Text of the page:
Monday, 08 August, 2022

Tips For Writing That Novel Inside You

We all have those dreams of great accomplishments from time to time. Of climbing Mount Everest, skydiving, or writing the great American novel. Maybe that is you, the writer who is ready to break out. Or maybe you just want to give it a shot. Regardless of the setup, you are reading this article because you are either writing a novel or you want to write a novel. I understand you because I am you. I am on the journey of writing my first novel and hope to finish my first draft soon. However, the pages I have written in my novel only account for a portion of my writing over the last year.

My theme is fame. My approach to fame is that people in our society need fame so badly they create people to carry fame for them without any regard for how those people really feel.

Delving into the background of the victim, the detective was able to determine that he had dealing with organized crime. This led to the construction business and politics in Atlantic City. The detective soon found that government agencies were interested in the victim’s activities. Organized crime wasn’t interested in who shot the victim but they wanted the investigation stopped.

Whatever ending you decide on, decide something. Do not be inconclusive. Readers do not like an unresolved, open-ended novel. They don’t want to figure it out for themselves. Readers come to be entertained, to be told a story and that includes a beginning, a middle and an ending. If you went to a play, thoroughly enjoying Act I and Act II, but when the curtain rose on Act III instead of the players there was a big sign on stage that said, “Guess!” how would you react? That play might have been Neil Simon at his best for two acts, but you would have gone away saying bad things about him and his abilities as a writer. Do your readers a favor, write a complete remarried empress for them. Don’t leave the ending vague.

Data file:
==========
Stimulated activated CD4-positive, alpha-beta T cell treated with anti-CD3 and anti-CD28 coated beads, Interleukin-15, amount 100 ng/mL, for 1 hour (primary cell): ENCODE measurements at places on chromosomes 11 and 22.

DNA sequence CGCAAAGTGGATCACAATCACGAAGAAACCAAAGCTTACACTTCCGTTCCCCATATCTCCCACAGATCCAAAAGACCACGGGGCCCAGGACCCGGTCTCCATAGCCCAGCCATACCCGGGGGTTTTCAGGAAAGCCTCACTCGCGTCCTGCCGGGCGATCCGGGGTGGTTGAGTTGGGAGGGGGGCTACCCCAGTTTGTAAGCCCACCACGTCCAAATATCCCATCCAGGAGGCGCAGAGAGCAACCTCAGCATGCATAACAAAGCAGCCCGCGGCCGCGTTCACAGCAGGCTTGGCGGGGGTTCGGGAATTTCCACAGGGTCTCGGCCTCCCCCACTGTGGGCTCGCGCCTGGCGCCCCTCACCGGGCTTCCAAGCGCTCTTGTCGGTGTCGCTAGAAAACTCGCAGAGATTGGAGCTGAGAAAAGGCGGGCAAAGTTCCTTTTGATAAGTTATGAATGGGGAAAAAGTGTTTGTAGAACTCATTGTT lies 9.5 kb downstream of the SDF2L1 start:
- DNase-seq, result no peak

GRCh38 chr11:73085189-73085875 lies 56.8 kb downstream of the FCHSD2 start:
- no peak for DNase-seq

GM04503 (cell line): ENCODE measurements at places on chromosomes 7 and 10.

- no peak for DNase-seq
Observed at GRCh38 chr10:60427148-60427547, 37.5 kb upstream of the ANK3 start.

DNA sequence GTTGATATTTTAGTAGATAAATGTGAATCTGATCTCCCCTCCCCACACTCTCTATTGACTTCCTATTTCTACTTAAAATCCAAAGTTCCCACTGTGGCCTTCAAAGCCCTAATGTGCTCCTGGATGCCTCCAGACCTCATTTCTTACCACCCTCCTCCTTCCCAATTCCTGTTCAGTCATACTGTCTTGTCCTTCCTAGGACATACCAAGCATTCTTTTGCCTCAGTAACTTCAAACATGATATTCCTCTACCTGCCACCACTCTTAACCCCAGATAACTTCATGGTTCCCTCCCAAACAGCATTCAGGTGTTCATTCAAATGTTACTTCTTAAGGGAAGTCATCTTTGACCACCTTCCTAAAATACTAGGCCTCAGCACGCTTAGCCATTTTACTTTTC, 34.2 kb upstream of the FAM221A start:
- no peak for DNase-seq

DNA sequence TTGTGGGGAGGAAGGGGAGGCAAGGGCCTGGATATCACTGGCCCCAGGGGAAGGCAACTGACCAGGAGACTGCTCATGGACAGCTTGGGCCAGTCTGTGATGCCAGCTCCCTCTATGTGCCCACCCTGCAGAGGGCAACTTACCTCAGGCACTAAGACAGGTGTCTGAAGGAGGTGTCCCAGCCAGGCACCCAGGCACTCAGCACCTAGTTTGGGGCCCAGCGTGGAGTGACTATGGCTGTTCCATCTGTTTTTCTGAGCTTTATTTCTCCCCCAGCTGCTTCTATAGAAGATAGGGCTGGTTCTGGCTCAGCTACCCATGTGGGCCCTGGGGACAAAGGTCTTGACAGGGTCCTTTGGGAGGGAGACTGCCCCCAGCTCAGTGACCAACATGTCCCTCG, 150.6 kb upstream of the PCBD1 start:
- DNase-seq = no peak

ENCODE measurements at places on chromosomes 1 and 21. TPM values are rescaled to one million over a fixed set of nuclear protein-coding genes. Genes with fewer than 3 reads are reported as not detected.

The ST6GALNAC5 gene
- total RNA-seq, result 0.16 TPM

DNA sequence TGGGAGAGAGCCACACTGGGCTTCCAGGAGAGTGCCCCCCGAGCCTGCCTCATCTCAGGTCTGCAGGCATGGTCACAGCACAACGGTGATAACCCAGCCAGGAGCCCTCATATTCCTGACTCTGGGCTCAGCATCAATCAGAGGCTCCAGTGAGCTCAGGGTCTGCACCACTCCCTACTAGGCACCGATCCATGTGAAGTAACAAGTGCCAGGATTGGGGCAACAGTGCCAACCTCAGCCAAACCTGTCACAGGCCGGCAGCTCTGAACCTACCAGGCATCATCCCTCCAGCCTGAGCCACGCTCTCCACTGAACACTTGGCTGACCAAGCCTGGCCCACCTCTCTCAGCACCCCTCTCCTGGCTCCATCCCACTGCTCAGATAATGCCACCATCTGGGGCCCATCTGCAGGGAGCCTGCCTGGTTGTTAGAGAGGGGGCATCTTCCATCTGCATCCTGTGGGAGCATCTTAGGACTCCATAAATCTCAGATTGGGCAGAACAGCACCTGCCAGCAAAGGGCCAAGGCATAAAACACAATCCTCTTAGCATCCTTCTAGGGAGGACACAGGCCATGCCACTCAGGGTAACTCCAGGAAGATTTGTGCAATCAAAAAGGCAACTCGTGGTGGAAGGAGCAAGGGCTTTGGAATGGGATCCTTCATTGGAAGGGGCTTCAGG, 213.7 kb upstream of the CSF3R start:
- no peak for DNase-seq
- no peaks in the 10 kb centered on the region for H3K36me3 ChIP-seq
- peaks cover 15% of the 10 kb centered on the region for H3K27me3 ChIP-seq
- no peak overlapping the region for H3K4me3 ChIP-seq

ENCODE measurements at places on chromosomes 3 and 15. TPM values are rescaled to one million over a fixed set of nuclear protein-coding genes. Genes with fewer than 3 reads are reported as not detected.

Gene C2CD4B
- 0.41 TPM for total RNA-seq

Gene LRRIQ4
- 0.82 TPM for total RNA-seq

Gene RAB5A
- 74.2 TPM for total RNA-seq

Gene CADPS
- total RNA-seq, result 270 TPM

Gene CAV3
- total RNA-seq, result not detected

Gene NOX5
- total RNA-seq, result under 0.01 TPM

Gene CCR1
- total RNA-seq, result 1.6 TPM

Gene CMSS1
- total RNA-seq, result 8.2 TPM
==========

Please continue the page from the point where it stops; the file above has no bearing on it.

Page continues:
Do the Twist. In film scripts it’s called a turning point. In my system it’s called a surprise. Whatever you call it, it’s a major, shocking story development that throws a whole new light on your lead’s situation and makes matters worse in terms of her reaching her goal. A surprise can be a discovery your lead makes; an action by another character that affects your lead; revelation of new information that is truly bad news for your lead; or an event that has a negative impact on your lead’s situation. The surprise should raise the stakes for your lead and thereby make your readers sit up and take notice.

Virtue. She should be a moral person who knows right from wrong and understands the difference between good and evil. She needn’t be a saint, but at the end of the day, if she’s done something illegal, immoral, or unethical, she knows it and seeks to make reparation.

The vast majority of novels are written as a collaboration. That is, most authors work with a team of writers to write a good novel. Sometimes the credited author created the story premise and other times he or she learned about the idea from another writer who sold the idea that would later be developed into a novel. Some novelists have a rough draft and need to hire a ghostwriter to expand, edit, and improve the novel.